as usual is included all the talk in these broadcasts (total 2x2hrs) in the download, do with it whatever you like
also included are (google) translations of Gustavo Pazos' diaries about the festival (as published on the former Radio6 pages)

Sunday, 15 January 2017

African Music from Philips

Let's walk on a little further back in time, guided by the same radioshow 'VPRO Wandelende Tak'. They broadcasted once a special about African Music issued by the Philips label.
9 sleeves from African Records issued by Philips (source: VPRO radio)

African Music from Philips

2004.Nov.22, VPRO Wandelende Tak, Google translation:
The Dutch firm Philips began in the fifties on a global scale with pressing and publishing vinyl for the local and international market. In Africa, Philips had built a number of vinyl factories and recording studios. Into the 1970s Philips maintained a strong position in the African market, till the record manufacturer lost interest for it because of economic headwinds, but also because of the obligation in many countries to work together with a local partner.
In the intervening decades, Philips had all the local styles from traditional to contemporary issued by its record labels. Including later internationally renowned musicians such as Fela Kuti and the African Brothers. In Europe, Philips also began early in publishing worldmusic in series such as "Song and Sound Around the World" or the "UNESCO Collection'. On the bases of his choice out of a heap of singles and LPs, Fred Gales revives in this program the African past of Philips.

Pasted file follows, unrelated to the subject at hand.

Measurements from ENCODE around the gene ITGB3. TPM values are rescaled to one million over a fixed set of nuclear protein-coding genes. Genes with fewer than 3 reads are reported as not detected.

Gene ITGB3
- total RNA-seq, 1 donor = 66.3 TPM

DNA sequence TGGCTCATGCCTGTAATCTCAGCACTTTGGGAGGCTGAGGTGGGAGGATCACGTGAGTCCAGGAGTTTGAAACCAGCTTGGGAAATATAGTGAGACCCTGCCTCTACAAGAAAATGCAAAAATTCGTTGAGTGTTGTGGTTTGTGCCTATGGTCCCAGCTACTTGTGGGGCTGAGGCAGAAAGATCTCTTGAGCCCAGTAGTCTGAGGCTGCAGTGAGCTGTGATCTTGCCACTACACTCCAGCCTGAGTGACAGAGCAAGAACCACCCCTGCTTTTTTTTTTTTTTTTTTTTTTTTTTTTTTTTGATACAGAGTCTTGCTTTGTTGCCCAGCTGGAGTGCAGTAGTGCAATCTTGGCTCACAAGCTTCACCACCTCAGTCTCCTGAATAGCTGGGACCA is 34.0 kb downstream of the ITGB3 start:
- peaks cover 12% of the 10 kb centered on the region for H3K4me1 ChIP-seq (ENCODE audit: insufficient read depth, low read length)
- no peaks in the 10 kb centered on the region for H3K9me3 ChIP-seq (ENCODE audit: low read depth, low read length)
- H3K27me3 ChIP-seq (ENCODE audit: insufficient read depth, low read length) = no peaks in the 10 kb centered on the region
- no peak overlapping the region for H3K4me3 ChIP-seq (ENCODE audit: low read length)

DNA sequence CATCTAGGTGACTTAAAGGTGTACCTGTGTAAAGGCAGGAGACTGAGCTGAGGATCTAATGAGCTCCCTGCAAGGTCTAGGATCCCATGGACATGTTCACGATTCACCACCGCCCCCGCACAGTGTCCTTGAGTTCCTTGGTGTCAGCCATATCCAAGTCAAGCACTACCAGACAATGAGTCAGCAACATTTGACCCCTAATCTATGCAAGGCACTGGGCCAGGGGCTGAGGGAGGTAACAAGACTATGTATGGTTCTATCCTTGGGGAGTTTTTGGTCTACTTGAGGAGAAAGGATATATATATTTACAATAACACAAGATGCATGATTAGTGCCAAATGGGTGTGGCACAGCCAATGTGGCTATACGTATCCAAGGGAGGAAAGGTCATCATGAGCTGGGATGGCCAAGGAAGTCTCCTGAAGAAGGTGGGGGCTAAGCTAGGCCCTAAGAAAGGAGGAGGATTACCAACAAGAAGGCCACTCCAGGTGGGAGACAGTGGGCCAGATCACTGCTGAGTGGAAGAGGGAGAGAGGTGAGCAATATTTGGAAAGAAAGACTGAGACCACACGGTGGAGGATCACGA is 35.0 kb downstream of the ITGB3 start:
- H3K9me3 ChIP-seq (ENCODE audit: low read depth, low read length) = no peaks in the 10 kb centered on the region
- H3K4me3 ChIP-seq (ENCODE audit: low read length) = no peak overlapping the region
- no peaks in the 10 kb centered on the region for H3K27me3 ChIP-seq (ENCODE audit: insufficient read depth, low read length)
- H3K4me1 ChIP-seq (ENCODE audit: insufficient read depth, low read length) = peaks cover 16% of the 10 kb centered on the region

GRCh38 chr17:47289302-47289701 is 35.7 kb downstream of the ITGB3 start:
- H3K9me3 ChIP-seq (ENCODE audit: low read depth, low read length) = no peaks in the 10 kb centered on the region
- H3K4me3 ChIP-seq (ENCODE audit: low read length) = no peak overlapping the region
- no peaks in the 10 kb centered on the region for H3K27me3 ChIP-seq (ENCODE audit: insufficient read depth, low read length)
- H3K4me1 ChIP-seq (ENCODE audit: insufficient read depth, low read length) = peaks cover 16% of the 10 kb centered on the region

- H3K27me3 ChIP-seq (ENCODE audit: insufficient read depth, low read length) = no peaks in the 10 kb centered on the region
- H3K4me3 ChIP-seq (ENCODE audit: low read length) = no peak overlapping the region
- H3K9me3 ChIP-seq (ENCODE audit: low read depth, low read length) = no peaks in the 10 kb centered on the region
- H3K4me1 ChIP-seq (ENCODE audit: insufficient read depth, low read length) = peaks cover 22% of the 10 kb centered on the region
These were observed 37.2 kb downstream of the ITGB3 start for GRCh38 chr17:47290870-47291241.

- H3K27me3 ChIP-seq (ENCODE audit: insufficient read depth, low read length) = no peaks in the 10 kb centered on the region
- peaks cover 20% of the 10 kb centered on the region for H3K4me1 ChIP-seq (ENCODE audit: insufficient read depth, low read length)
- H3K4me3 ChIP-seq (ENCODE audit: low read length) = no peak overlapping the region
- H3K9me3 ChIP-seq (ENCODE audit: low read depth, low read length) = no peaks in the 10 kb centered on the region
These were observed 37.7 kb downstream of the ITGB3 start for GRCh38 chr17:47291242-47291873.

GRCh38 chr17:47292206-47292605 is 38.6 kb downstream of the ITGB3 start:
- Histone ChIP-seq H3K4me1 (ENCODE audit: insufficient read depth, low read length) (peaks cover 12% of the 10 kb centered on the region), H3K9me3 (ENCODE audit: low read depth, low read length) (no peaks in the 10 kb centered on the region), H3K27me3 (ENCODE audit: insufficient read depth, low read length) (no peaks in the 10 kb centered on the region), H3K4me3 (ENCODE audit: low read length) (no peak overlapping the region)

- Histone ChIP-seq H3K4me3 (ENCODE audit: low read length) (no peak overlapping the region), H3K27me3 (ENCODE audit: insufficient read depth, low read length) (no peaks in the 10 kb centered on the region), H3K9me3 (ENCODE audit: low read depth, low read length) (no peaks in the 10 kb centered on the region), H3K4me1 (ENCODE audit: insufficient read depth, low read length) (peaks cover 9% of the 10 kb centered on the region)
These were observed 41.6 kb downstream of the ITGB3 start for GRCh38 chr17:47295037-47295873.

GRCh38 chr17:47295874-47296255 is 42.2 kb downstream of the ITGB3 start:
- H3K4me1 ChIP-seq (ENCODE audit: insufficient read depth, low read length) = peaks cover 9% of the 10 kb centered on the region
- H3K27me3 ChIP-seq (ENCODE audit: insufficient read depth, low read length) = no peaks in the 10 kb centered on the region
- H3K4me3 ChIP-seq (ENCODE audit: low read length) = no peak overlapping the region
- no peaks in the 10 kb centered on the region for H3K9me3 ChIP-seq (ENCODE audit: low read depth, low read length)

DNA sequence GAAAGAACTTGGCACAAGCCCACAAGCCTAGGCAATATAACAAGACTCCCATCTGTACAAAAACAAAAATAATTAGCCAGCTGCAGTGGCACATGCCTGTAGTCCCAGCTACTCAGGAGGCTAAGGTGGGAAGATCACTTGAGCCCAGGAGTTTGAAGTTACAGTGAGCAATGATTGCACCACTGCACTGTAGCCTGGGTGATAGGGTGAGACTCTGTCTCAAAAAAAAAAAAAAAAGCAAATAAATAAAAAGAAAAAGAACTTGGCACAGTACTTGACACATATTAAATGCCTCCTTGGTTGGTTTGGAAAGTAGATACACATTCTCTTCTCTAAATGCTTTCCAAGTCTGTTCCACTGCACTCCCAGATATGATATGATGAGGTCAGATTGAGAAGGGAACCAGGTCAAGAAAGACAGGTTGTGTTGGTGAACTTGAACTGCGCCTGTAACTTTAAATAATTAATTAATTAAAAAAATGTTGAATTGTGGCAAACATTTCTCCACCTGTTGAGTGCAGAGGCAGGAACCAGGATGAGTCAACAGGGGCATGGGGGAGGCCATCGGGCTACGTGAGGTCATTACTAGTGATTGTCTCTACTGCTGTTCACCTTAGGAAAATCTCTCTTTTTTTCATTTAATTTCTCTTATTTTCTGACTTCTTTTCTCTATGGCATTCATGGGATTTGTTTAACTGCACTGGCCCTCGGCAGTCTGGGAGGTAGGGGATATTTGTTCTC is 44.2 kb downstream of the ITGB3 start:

source: (through

Listen to a 1978 track by 'The Ashanti Brothers Band'

VA-AFRICA_Philips Recordings VPRO (196x-7x)

Full Playlist:
01.Djaho Gole - Gbaolahon - 196x Ivory Coast
02.Djallo Nouhoum - Blaco Joukou - 196x Mali
03.Sinali Koulibaly et Balafons - Amara Sanogo - 196x Mali-Ivory Coast
04.Gom Koudougou - Naba Koum - 196x Burkina Faso
05.Mboo Ferdinand et Orchestre - Hingondabidjou -196x Cameroun
06.Odolaye Aremu - Adela Jare - 197x Nigeria
07.Ashanti Brothers - Saa Na Yede Beye Wo - 1978 Ghana
08.Kawonawo Rhino Boys - Mukazi Omubi - Uganda 78rpm
09.John Ondolo - Ashante - 197x Kenya
10.Ongo Ensemble - Eci Ameya - 1976 CAR
11.Ko Nimo and Adaman Group - Wiase Nsem Doose - 1978 Ghana
details about releases collected in download

Note: during the radioshow (in 2004) is stated that none of these Philips recordings has been reissued (on CD), this could very well still be true today!!!!!!

Probably related release:
VA-Premier Festival Mondial Des Arts Nègres - Contributions Musicales Des Nations Africaines (1966, LP, Philips #88097.DL)
a1.Soundioulou Sissoko, Mané Foca - Air de la Légende de Massané Cissé [Sénégal] / a2.Trio Ny Antsaly - Mandany Resaka [Madagascar] / a3.Amara Kamara - Zazou Wara [Mali] / a4.Gom Koudougou - Naba Saara [Haute Volta] / a5.Ensemble National de la Cote d'Ivoire - Gambia [Cote d'Ivoire] / a6.Oum Jean, Paula Isidore, Mboo Ferdinand - Maman - Malagal - Wa [Cameroun] //